Bye weeks in the UFL aren't like they are in the NFL. Instead of splitting the week between days off and practices, the players head home for a week of family time — most live out of hotels in the cities of their respective franchises during the season. For Hartford Colonials head coach Chris Palmer, though, the bye week means business as usual. He spent it preparing for his week 4 matchup against the Florida Tuskers.
In fact, when Palmer describes his experience in the UFL, it seems as though — lack of bye week practices aside — he may as well still be coaching an NFL team. Palmer broke into professional coaching with CFL's Montreal Concordes. Thereafter, he coached the New Jersey Generals, and his subsequent journey took him through the college and NFL ranks until he was named the head coach of the new Cleveland Browns franchise in 1999.
He's coached alongside all sorts of NFL legends and current head coaches, including Bill Parcells and Tony Sparano — Sparano's son is even on his staff in Hartford. When he and Parcells coached together, Palmer's was the Patriots' quarterbacks coach, putting him in charge of Drew Bledsoe, and sometimes, handling him took a little bit of extracurricular activity.
"When Bledsoe would act up, I'd put blue dye in his shoes. One time his feet were blue for three months, and Parcells came up to me and asked what kind of dye it was because he wanted to do it to his wife. I couldn't tell him, because his wife was friends with my wife, and I would've been sleeping on the couch for months," he explained.
Clearly, he's seen just about everything there is to see in his travels, but while the UFL may be something new, he says that, unlike the CFL or USFL, the game is really no different than in the NFL.
"Well, I don't know that there's much different [from the NFL]. Obviously, the NFL gets the pick of the litter first, but there's probably on each team anywhere from 8 to 12 guys who could walk into an NFL camp and be playing on the team and have value on the team. When the season is over, I think you're going to see a number of our players migrate to the NFL.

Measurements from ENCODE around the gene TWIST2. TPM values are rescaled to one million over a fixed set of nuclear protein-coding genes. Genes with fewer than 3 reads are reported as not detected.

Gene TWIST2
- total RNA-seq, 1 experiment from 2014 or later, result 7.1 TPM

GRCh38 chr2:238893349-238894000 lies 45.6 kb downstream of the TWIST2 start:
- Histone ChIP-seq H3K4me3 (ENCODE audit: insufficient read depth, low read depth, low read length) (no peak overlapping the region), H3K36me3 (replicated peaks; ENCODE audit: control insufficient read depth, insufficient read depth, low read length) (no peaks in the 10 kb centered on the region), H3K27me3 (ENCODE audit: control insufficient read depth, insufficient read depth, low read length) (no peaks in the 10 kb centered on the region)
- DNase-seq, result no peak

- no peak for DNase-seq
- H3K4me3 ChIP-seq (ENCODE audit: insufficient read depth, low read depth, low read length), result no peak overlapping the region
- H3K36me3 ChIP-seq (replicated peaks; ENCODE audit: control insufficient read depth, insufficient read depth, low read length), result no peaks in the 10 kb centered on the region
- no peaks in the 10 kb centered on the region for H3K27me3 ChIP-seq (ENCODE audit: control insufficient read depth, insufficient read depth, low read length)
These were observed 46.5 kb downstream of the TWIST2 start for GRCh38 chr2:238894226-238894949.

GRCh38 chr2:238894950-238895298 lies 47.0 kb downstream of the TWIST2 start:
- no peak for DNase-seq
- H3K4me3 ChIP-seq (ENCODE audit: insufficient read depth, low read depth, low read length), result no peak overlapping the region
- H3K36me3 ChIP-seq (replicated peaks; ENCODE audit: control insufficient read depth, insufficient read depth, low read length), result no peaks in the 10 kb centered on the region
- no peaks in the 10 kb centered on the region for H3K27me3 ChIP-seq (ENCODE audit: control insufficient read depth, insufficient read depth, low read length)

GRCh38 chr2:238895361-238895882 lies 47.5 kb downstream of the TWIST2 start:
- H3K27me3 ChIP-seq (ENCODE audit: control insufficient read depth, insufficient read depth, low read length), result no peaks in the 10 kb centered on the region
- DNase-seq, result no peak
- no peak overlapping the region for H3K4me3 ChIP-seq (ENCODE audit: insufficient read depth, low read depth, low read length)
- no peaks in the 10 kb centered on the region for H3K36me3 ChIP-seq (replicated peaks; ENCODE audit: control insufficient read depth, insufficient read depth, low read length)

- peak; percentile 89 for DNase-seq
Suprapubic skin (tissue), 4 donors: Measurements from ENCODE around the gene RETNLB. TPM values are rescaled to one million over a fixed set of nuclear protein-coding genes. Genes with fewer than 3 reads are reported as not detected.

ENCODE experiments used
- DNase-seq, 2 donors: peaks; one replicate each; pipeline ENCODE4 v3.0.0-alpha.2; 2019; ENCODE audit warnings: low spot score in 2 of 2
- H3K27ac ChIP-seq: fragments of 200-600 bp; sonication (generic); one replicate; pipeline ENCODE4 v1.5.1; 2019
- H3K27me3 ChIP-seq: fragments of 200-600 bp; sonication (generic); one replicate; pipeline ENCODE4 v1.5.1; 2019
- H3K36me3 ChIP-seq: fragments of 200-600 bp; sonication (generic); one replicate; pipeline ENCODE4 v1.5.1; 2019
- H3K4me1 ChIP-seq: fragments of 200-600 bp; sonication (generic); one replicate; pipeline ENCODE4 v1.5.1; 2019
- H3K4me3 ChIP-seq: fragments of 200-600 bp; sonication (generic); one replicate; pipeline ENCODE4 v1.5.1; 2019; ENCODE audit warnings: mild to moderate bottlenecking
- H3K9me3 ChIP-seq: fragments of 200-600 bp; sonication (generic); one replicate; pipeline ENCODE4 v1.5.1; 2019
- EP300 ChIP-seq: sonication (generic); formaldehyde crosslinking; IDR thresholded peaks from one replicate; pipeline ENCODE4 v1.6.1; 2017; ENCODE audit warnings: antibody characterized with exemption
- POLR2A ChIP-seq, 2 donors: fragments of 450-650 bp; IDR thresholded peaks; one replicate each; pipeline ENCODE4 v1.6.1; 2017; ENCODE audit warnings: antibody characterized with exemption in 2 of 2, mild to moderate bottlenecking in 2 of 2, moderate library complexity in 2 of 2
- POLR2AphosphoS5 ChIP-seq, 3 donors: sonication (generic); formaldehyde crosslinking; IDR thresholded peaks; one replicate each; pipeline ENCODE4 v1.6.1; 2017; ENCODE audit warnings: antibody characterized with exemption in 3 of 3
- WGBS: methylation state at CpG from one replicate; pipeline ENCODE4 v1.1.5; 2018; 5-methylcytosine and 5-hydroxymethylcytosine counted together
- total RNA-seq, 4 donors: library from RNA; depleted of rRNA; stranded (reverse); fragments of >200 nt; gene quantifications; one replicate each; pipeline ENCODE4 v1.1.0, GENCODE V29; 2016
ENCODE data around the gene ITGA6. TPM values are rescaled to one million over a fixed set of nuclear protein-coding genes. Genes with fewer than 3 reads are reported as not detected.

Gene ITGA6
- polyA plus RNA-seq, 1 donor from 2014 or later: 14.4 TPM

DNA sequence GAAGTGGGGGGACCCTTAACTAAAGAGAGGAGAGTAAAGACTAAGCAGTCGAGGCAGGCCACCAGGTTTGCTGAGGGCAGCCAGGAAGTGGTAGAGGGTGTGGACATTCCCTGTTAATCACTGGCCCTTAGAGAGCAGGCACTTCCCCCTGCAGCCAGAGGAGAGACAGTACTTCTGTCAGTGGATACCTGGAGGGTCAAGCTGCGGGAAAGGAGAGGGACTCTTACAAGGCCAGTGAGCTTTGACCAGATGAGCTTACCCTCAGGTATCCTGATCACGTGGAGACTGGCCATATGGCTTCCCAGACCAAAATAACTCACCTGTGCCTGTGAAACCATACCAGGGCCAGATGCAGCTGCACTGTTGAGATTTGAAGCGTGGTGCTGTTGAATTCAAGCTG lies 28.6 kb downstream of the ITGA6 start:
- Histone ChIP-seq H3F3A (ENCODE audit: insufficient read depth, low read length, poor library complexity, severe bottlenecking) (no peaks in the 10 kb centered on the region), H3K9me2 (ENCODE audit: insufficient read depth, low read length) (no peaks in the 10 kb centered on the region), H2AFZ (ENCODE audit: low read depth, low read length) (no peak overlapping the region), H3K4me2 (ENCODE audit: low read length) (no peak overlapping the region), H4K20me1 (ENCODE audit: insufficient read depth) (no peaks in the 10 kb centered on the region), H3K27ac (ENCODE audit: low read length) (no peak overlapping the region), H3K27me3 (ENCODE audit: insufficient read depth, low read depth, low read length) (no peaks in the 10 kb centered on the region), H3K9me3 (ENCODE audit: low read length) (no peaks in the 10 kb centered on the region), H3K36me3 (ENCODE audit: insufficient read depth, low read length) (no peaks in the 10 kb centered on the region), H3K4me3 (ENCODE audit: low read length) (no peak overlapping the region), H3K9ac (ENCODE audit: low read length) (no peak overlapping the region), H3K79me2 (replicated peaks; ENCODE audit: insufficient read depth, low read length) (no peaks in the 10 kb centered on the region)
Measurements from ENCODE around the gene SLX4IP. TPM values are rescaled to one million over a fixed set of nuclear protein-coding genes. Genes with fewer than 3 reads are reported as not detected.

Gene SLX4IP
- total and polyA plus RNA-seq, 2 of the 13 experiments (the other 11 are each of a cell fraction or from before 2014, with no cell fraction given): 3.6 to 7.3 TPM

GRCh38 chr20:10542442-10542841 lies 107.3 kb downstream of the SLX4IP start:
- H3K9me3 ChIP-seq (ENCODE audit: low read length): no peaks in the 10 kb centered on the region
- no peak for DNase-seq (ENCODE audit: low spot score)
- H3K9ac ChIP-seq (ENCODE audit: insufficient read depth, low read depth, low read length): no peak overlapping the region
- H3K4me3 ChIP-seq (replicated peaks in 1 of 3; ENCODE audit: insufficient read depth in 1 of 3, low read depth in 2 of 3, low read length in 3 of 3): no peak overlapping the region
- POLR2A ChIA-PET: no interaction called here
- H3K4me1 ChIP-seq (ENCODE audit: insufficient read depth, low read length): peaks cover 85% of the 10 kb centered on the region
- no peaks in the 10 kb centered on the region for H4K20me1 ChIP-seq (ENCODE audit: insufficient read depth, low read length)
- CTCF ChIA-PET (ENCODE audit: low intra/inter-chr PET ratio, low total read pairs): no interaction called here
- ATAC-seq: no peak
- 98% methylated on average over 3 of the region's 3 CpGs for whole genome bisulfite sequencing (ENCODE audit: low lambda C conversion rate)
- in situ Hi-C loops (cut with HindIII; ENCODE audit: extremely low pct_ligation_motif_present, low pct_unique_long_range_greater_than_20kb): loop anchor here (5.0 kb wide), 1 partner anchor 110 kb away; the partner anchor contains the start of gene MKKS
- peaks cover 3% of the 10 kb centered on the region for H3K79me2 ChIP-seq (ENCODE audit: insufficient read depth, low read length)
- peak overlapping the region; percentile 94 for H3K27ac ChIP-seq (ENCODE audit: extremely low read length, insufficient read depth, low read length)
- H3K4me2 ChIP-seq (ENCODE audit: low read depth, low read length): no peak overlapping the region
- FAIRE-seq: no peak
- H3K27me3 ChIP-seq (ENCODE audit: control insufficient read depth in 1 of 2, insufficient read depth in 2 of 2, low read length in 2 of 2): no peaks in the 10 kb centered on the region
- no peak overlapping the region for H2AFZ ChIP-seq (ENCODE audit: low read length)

"I think the UFL is most like the NFL and is almost meant to prepare players to go to the NFL. These rules are very close to the NFL's … the quality of players is very good," he said.
As a coach, however, being like the NFL isn't always so easy — especially as far as NFL-like parity is a reality.
"There's parity in this league, and the competition is very very close. Parity is great for the fans, but I don't know about the coaches. It makes it tough on the coaches. I'll tell you that," Palmer remarked.
The atmosphere, though, is a little different. The Colonials aren't just about the stars. Everybody has ownership of the team — the backups and the fans too.
"I think the involvement by the fans is the major difference [from the NFL]. We have a following of a retired guys who come and watch practice every day. We have one guy who comes and sits under a tree by the field and brings his lunch. When we're having a good practice, he watches us, but when we're having a bad one, he reads the paper — so I know whether or not we are having a good day," he said.
Since everybody is contributing in Palmers' practices, everybody gets to contribute in the games too — even backup quarterback Ryan Perrilloux takes snaps in every game. It's a unique situation, but one that Palmer thinks is for the best.
"Having coached in the NFL for 20 years, we'd always cut anywhere from six to 10 players that could still play. I felt when I became the head coach and GM that I would try to get everybody involved in the game. The backup quarterback is probably the only guy who never gets on the field in the NFL. He should have to prepare like he's one play away from being in the game, but at the end of the game, he hasn't played, so I thought I'd try to get everybody involved. When we voted for captains, 29 guys got votes. This was an indication that we're all part of this, and I wanted everybody to feel like they had an investment in our football team."
The UFL is occupying a niche never before carved out by a professional league. It is mimicking the NFL, being big league football in the markets that it occupies, but also serving as a launching pad for players aspiring to make it to the NFL. That, Palmer says, allows him to do what a coach should be doing — making his players the best that they can be.
"Any coach is trying to develop a player to the fullest … That's what our league is about, and that's what we're trying to do."